7. shimarella Reply

    I just discovered your blog and am having a great time swimming through it as I recommit myself to NOT falling off the silks practice wagon. I perform burlesque and am exploring my costume options for aerial silks burlesque, where yes, things do come off. Recommendations for costume underpinnings? I don’t want to get fabric burn but do want to commit to the tease aspect.

    • Lewitwer Reply

      Thanks Shimarella! 🙂 Hmmm – I’ve got nothing on this one (I practically costume myself in an aerial burka to avoid silk burns). My experience with nude mesh has been so-so, it’s better than nothing, but not great. Anyone?

  8. Clare Reply

    I am looking for someone to build a fantastic Rag Doll head and possibly costume for me for a Holiday show. If anyone knows of someone who specializes in these Cirque Rag Doll heads, please let me know, and thanks. Clare

  9. Tish Reply

    I feel like I am fighting this in pole, we have to have bare skin for grip, but people persist in looking as skanky as possible, which just perpetuates the cycle of people perceiving us as strippers.

  10. Julie Reply

    I made a practice leotard out of a sparkle stretch velvet. Love the fabric, but after a few months all my sparkles were on the mat!

    • Lewitwer Reply

      LOL – I’ve made some that look like it’s raining glitter! So pretty though. My husband drew the line when sparkles started ending up all over his combat boots, so now I have to be really careful while I’m sewing sparkle-icious fabric! 😉

  11. Rebecca Reply

    We made friends with some local fashion design students and have never looked back! Our costumes cost half the price and they have a really cool ideas.

  12. CircusCherry Reply

    Hey Laura! I’ve got my first show on tissu in 2 weeks time and just realised today that my spandex onesie (looks great) is super slippery on my silks!! Do you have any tips for anything that you can put on the fabric other than rosin to make it less slippery? Help!

    • Lewitwer Reply

      Kind of. Rosin remains the gold standard for taking the slip out of fabric, but there’s a method to it. Get yourself some spray rosin (Tuff Skin). Spray a good layer over the costume, follow with powder rosin (then “massage” it in to get rid of marks), then follow with another layer of Tuff Skin. You can treat the costume and the fabric if needed. I usually do a test run in rehearsal, and do another layer before the show. Have a great performance! 🙂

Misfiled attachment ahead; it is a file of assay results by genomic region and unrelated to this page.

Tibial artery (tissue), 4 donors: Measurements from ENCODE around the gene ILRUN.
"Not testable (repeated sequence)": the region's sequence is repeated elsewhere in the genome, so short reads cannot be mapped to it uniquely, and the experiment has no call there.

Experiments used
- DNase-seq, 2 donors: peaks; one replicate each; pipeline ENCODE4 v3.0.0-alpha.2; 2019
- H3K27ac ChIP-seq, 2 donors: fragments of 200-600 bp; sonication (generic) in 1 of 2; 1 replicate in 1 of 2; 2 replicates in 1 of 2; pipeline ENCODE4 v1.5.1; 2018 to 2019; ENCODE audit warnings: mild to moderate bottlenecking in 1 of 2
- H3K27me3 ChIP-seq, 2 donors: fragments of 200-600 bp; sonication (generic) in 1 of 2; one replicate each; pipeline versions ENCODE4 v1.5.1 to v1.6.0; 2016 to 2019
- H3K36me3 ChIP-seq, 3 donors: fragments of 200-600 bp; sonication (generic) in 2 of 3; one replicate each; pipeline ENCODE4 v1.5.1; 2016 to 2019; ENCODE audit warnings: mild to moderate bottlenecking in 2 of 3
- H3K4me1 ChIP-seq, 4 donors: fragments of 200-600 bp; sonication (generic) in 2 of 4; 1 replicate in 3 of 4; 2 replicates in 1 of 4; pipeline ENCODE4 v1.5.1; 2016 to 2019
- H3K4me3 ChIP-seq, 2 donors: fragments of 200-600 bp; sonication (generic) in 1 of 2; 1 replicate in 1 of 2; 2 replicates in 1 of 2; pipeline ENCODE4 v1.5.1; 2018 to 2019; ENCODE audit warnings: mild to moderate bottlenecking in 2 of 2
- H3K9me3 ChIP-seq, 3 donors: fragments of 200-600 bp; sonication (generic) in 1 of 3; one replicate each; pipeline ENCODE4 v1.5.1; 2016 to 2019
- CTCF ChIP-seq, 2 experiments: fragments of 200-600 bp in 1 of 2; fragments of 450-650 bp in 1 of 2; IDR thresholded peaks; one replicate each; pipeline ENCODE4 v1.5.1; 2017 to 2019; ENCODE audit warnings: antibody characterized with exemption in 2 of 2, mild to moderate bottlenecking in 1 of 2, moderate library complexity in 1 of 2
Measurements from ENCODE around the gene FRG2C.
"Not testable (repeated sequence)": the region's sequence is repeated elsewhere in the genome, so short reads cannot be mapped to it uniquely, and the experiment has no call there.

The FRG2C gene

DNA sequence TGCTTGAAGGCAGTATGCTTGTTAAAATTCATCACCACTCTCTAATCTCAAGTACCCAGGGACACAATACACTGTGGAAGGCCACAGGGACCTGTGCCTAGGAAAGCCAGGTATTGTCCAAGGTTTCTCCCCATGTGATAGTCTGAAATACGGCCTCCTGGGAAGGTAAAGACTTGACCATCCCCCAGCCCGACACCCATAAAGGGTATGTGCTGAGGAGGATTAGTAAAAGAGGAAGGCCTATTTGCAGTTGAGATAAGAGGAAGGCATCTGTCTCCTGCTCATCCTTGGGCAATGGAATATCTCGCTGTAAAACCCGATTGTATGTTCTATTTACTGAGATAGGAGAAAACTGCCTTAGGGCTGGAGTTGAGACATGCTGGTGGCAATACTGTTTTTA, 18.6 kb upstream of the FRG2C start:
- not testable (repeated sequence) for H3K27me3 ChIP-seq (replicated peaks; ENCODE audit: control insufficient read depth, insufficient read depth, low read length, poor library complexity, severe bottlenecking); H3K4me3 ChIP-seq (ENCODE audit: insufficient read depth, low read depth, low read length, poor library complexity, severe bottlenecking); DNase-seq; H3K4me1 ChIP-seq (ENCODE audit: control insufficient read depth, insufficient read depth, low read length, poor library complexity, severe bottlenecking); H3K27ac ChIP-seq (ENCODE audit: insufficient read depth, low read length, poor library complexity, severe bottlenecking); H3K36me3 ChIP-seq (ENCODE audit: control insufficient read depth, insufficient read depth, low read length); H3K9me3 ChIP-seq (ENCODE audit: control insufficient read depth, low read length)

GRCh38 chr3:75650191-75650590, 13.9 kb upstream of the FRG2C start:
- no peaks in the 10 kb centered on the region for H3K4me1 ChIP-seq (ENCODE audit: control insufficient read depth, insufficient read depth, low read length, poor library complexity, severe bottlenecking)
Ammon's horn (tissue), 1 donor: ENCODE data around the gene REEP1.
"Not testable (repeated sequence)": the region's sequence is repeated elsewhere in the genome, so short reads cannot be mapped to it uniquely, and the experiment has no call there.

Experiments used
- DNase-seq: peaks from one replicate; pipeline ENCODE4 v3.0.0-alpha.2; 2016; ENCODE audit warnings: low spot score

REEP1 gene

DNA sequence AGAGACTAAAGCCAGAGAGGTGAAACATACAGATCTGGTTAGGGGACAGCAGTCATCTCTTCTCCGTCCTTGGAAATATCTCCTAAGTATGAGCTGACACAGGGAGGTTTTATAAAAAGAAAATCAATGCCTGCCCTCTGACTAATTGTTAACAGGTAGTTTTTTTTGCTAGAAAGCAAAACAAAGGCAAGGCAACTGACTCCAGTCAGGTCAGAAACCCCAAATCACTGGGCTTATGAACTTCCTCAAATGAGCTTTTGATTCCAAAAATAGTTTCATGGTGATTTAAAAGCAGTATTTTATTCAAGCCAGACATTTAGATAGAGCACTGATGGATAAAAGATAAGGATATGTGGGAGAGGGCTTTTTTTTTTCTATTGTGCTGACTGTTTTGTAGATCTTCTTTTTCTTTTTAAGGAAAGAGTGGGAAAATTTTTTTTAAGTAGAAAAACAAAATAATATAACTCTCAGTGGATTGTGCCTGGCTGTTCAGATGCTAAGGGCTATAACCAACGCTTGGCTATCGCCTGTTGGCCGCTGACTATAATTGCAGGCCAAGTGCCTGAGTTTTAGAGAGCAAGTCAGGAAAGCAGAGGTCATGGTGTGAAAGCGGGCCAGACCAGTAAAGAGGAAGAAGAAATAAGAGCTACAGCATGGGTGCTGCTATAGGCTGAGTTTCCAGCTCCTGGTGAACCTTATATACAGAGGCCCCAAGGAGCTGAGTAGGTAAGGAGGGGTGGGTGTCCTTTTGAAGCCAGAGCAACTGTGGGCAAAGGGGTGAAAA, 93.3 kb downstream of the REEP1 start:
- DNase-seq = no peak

13. CircusCherry Reply

    Thanks heaps! We don’t have Tuff Skin here in New Zealand but I have some of the Cramer QDA which is similar so i’ll give that a whirl.
    LOVE your work! 🙂

  14. CircusCherry Reply

    Gave this a go on my tech run and worked like a dream! You seriously rock!!

  15. Silkydrop Reply

    For my daughter’s first solo aerial act…. I bought I simple biktard…looked perfect…nothing to fancy..when she did one of her tricks….where th fabric makes an x in the back she was snagged and couldn’t go further. We promptly changed her costume. Even thought the bike yard should have worked…..her tiny waist gave room for the fabric to snag. I was surprised.

  16. Visitor Reply

    Hi! ‘Just a question: What is the best material to wear when doing a lot of tricks? Like, breathable, skintight material? It’s getting pretty cold (since it’s now winter), so maybe something not TOO light? Buying material that is too thick or not as breathable is a big waste of money. ;/ What materials (or clothing pieces) do you recommend?

    • Julie Reply

      I have bought several pieces of stretch velvet from fabricsinmotion.com. Good quality, breathable, not too thick, but definitely warmer than standard dance leotard fabric. I wear them in all but the hottest weather.

  17. Corey Reply

    Hi! I’m having trouble finding great costumes for silks. We aren’t allowed to have any sort of embellishments that might snag or damage the silks so any sort of crystals, studs, sequins, etc. are out. I looked into fun leotards/unitards, but they’re all made out of the slipperiest (is “slipperiest” even a word?) fabric possible. What other types of embellishments do you recommend that are “silk friendly?”

    • Lewitwer Reply

      Try applique-ing different fabrics onto the base unitard, like a stretch velvet, or a contrasting pattern. 🙂